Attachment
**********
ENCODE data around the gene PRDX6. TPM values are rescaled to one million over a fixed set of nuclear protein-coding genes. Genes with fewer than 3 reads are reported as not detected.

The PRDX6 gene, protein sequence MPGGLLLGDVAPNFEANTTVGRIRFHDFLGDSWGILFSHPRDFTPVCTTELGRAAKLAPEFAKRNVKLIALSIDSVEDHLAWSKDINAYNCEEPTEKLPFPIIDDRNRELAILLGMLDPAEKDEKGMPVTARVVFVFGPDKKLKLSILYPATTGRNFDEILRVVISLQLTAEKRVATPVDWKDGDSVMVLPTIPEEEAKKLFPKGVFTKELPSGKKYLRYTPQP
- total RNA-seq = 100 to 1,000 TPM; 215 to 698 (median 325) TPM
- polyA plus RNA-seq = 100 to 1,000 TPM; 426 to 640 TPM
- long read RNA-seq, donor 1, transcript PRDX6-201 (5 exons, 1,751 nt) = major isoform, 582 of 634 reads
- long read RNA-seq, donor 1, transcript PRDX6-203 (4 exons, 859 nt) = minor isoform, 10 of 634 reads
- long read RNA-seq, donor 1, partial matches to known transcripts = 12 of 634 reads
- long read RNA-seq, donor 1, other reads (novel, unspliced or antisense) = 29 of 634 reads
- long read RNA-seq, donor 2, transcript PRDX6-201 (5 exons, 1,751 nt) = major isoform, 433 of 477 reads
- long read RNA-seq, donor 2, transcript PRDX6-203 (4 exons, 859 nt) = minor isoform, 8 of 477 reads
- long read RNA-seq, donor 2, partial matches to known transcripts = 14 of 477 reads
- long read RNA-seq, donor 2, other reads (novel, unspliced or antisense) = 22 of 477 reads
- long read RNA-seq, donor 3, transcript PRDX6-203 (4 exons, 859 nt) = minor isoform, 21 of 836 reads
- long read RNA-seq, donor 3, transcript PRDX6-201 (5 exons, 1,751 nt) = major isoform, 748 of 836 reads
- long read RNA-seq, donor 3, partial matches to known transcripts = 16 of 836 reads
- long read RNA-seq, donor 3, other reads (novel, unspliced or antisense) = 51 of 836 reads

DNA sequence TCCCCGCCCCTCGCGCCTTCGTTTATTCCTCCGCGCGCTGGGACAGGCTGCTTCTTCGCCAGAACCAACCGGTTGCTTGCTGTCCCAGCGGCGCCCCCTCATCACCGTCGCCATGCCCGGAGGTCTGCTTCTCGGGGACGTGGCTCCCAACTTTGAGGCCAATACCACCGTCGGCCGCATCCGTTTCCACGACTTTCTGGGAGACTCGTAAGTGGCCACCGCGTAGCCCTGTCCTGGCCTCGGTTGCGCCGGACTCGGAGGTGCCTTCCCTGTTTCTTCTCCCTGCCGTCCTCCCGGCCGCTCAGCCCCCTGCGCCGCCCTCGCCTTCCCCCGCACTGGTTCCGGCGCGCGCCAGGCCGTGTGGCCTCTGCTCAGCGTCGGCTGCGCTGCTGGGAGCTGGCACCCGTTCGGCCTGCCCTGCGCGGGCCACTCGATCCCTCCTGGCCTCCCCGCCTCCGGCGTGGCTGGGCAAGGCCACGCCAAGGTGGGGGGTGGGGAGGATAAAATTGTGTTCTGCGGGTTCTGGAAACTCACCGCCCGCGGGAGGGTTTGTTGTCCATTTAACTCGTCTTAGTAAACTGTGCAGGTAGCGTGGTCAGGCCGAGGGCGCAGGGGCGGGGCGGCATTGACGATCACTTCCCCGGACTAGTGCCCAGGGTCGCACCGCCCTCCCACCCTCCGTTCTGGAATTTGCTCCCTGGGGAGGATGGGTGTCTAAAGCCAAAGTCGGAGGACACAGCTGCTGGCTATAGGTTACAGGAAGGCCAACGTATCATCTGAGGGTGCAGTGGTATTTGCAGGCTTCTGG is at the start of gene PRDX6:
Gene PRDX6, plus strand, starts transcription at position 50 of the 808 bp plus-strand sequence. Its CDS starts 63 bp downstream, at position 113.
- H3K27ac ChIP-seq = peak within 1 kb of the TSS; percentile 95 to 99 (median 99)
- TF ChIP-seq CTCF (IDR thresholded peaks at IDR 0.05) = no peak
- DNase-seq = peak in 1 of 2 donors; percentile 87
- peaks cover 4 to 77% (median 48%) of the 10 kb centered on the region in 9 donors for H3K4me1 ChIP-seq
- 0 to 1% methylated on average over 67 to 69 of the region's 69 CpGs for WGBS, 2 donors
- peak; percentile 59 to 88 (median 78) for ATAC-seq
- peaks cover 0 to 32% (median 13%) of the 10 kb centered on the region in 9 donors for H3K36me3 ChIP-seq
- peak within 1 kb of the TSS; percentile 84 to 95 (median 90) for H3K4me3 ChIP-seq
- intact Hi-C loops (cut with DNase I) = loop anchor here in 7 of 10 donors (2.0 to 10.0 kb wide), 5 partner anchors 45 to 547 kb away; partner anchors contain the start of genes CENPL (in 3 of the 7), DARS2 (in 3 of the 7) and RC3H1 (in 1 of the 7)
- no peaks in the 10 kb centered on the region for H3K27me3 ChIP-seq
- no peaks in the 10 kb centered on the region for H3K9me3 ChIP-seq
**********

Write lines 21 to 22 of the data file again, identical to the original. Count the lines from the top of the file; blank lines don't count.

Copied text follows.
- DNase-seq = peak in 1 of 2 donors; percentile 87
- peaks cover 4 to 77% (median 48%) of the 10 kb centered on the region in 9 donors for H3K4me1 ChIP-seq